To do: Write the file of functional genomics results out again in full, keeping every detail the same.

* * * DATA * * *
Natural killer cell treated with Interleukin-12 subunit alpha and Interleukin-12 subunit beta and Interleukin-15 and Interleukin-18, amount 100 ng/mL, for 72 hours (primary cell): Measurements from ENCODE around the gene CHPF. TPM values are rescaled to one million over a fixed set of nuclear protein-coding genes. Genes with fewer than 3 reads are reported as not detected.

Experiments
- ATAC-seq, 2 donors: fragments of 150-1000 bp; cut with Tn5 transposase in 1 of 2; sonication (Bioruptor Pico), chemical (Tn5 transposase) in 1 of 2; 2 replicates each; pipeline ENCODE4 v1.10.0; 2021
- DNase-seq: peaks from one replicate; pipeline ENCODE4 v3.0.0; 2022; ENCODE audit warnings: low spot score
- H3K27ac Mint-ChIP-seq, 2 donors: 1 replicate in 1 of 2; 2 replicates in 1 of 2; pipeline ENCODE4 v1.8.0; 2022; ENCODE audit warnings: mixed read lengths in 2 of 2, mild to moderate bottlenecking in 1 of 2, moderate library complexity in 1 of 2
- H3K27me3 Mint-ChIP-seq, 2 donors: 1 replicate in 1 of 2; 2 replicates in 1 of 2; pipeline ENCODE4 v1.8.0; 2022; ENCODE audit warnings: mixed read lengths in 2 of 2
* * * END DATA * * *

Natural killer cell treated with Interleukin-12 subunit alpha and Interleukin-12 subunit beta and Interleukin-15 and Interleukin-18, amount 100 ng/mL, for 72 hours (primary cell): Measurements from ENCODE around the gene CHPF. TPM values are rescaled to one million over a fixed set of nuclear protein-coding genes. Genes with fewer than 3 reads are reported as not detected.

Experiments
- ATAC-seq, 2 donors: fragments of 150-1000 bp; cut with Tn5 transposase in 1 of 2; sonication (Bioruptor Pico), chemical (Tn5 transposase) in 1 of 2; 2 replicates each; pipeline ENCODE4 v1.10.0; 2021
- DNase-seq: peaks from one replicate; pipeline ENCODE4 v3.0.0; 2022; ENCODE audit warnings: low spot score
- H3K27ac Mint-ChIP-seq, 2 donors: 1 replicate in 1 of 2; 2 replicates in 1 of 2; pipeline ENCODE4 v1.8.0; 2022; ENCODE audit warnings: mixed read lengths in 2 of 2, mild to moderate bottlenecking in 1 of 2, moderate library complexity in 1 of 2
- H3K27me3 Mint-ChIP-seq, 2 donors: 1 replicate in 1 of 2; 2 replicates in 1 of 2; pipeline ENCODE4 v1.8.0; 2022; ENCODE audit warnings: mixed read lengths in 2 of 2